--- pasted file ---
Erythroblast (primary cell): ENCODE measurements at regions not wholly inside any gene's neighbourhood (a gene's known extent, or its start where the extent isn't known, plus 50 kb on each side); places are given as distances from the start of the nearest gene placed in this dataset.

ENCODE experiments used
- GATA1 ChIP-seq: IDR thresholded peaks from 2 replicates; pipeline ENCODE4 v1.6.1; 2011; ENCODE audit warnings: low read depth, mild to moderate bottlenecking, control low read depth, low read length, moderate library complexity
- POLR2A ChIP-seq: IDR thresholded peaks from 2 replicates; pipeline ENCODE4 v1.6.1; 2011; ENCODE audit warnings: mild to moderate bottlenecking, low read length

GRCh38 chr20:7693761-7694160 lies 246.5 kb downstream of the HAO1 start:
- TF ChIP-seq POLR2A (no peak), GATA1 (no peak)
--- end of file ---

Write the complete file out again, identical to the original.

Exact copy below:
Erythroblast (primary cell): ENCODE measurements at regions not wholly inside any gene's neighbourhood (a gene's known extent, or its start where the extent isn't known, plus 50 kb on each side); places are given as distances from the start of the nearest gene placed in this dataset.

ENCODE experiments used
- GATA1 ChIP-seq: IDR thresholded peaks from 2 replicates; pipeline ENCODE4 v1.6.1; 2011; ENCODE audit warnings: low read depth, mild to moderate bottlenecking, control low read depth, low read length, moderate library complexity
- POLR2A ChIP-seq: IDR thresholded peaks from 2 replicates; pipeline ENCODE4 v1.6.1; 2011; ENCODE audit warnings: mild to moderate bottlenecking, low read length

GRCh38 chr20:7693761-7694160 lies 246.5 kb downstream of the HAO1 start:
- TF ChIP-seq POLR2A (no peak), GATA1 (no peak)